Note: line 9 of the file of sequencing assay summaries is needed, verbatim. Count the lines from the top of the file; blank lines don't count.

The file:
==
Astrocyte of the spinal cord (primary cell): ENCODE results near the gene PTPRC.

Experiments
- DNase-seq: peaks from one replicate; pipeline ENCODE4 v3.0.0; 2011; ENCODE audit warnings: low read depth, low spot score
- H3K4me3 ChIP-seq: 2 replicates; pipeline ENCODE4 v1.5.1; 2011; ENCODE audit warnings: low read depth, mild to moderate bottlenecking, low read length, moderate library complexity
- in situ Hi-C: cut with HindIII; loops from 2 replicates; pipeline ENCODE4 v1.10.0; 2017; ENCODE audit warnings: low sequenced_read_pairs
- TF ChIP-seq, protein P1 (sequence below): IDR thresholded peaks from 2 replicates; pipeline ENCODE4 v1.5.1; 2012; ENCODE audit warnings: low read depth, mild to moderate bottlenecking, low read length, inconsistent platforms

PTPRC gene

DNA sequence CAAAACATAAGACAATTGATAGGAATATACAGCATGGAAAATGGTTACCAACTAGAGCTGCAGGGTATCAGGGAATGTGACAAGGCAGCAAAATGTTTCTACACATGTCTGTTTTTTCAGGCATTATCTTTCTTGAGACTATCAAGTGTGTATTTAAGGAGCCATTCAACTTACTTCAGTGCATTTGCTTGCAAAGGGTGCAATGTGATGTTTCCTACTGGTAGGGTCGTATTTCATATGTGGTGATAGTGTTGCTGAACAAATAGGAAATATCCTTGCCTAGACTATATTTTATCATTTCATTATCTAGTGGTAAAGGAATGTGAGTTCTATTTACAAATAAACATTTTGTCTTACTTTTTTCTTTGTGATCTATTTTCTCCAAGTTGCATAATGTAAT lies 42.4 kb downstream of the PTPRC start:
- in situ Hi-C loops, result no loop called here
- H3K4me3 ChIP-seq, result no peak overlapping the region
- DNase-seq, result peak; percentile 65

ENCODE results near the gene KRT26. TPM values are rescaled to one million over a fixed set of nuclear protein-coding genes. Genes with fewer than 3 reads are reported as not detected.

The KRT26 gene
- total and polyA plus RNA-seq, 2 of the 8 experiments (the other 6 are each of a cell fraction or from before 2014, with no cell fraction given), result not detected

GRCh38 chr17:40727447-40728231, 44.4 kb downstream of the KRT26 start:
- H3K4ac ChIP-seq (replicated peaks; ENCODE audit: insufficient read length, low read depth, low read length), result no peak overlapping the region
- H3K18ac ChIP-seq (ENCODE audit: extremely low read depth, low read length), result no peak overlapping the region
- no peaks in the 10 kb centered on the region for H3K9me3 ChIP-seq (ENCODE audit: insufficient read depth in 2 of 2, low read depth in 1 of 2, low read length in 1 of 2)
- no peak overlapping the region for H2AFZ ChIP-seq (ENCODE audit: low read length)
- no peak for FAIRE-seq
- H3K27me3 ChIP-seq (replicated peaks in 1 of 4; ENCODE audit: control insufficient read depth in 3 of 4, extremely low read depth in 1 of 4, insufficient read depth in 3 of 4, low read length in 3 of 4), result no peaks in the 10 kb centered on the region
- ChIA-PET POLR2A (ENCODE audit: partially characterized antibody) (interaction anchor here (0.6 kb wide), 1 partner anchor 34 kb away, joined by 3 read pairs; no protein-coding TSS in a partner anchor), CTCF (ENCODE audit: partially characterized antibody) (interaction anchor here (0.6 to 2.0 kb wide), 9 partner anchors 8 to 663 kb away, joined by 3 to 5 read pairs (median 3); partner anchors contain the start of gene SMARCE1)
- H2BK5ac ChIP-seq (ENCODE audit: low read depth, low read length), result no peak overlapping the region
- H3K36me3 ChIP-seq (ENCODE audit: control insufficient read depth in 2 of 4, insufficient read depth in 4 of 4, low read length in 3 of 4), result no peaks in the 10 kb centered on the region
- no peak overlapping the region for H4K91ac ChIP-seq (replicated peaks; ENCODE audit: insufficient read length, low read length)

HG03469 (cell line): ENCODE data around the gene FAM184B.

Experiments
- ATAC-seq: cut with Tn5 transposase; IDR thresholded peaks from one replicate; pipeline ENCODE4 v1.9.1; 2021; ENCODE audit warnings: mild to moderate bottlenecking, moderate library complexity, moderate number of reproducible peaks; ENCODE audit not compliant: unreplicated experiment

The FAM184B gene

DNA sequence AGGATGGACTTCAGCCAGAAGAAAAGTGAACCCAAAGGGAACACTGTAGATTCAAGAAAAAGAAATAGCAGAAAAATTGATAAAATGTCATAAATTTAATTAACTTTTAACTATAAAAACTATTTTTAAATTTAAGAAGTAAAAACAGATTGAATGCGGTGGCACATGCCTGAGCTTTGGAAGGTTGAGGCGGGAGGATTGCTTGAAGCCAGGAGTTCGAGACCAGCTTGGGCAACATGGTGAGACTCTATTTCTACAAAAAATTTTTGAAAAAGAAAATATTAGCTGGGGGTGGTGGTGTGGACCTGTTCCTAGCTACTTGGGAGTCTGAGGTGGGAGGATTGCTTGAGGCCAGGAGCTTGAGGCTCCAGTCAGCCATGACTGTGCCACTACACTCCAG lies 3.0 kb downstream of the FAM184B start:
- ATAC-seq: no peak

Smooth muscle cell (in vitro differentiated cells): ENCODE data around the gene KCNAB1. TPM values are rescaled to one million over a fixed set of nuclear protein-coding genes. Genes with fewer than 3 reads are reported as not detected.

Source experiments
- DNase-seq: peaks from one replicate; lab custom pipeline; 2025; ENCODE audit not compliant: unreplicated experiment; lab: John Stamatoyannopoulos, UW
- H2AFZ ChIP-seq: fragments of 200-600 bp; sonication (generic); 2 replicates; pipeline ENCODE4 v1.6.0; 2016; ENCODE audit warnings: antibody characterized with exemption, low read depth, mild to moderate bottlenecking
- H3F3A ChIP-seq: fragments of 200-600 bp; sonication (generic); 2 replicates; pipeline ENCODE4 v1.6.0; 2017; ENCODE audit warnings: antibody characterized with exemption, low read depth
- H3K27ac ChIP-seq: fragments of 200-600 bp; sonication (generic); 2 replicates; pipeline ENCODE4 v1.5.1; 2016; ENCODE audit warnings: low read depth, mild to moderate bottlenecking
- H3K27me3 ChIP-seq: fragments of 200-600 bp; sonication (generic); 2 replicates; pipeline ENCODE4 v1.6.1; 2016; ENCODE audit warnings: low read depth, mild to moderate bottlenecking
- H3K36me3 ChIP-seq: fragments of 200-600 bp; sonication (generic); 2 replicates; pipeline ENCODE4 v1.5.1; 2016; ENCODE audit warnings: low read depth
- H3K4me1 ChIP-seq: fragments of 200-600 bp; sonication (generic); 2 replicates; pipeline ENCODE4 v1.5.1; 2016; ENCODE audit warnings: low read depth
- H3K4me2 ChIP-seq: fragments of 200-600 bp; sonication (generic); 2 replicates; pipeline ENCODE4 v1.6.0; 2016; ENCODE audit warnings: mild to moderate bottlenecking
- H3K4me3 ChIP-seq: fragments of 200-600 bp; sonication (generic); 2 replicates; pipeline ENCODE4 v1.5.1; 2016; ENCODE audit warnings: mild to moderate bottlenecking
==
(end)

- in situ Hi-C loops, result no loop called here